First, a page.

About the programme.
The way we use our land directly affects the health of our streams, rivers, lakes, wetlands, estuaries and the sea. In fact, it affects us all.
By looking at the life in a waterway, we can draw many conclusions, about the state of health of the waterway and about the lands that surround it.
Instant teaching - just add water.
Our coordinators come to your school to help you plan and integrate the programme into your curriculum. They also take your class out to deliver an in-water workshop with the children, other teachers and parents, local stakeholders, everyone is welcome.
Schools that participate in the Whitebait Connection will also learn about freshwater bugs or macroinvertebrates, as they are known. The term invertebrate refers to life forms without spines. In this case they are basically insects whose larval stages occur in waterways and that feed on algae, leaf litter or other invertebrates.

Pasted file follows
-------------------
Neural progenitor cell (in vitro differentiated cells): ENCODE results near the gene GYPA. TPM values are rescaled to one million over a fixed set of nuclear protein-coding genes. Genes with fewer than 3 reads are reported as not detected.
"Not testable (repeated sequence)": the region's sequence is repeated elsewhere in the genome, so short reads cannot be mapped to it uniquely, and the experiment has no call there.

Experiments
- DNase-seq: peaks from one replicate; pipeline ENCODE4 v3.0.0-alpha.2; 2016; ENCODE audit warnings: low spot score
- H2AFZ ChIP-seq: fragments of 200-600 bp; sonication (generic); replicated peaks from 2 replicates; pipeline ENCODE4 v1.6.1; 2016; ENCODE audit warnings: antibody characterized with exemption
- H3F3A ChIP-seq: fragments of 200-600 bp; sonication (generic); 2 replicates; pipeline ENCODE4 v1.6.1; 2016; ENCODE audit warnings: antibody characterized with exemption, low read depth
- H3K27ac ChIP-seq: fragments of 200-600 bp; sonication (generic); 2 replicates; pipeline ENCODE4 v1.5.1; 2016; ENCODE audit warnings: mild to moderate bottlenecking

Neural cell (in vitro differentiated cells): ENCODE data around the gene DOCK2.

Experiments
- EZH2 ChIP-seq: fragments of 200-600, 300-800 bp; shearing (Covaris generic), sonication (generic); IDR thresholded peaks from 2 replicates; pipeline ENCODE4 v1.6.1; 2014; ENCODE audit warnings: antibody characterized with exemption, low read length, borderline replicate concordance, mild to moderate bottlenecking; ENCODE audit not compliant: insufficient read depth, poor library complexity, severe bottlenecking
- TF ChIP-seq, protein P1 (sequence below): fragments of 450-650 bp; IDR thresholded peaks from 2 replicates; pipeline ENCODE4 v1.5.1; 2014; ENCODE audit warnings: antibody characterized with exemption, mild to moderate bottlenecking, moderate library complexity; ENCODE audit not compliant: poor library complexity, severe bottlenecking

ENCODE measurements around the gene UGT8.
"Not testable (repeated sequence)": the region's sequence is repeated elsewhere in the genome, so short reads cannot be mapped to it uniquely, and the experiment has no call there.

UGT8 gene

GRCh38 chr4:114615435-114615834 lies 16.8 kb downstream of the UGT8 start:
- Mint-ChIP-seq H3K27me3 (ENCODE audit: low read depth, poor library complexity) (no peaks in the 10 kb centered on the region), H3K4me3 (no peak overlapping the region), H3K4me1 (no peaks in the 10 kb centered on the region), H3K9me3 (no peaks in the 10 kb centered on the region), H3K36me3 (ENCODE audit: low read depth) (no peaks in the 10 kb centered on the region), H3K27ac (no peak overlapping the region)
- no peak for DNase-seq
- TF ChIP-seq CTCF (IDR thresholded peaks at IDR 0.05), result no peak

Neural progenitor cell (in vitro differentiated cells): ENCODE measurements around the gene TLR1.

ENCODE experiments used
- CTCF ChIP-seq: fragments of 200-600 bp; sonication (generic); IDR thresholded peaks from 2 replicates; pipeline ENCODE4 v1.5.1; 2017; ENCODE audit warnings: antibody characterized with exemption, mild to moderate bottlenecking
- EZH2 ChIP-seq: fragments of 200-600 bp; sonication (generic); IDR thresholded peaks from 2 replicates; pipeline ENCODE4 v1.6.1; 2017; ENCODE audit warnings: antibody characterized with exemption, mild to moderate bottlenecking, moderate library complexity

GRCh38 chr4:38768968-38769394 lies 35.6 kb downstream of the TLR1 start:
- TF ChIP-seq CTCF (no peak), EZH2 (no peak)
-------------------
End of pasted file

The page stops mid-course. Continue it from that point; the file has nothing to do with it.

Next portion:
These creatures are not only indicators of water quality, (as some are more tolerant to pollution than others) but they also form the primary food source for our freshwater fish.
And the freshwater fish? Why they in their turn, are on the menu of the kahawai and the kingfish that swim into the estuaries to feed. Since the kahawai itself is an irresistible morsel for a hungry marlin you can see how in ecological terms, our world is one big food chain.
After the discovery, we will support schools to take action for their local freshwater environments through whatever ways they deem suitable. Some examples of actions can be viewed here.
Whitebait is a collective term describing the juvenile stage of five species of native freshwater fish that migrate in large mixed shoals from the sea to freshwater rivers and streams during the season.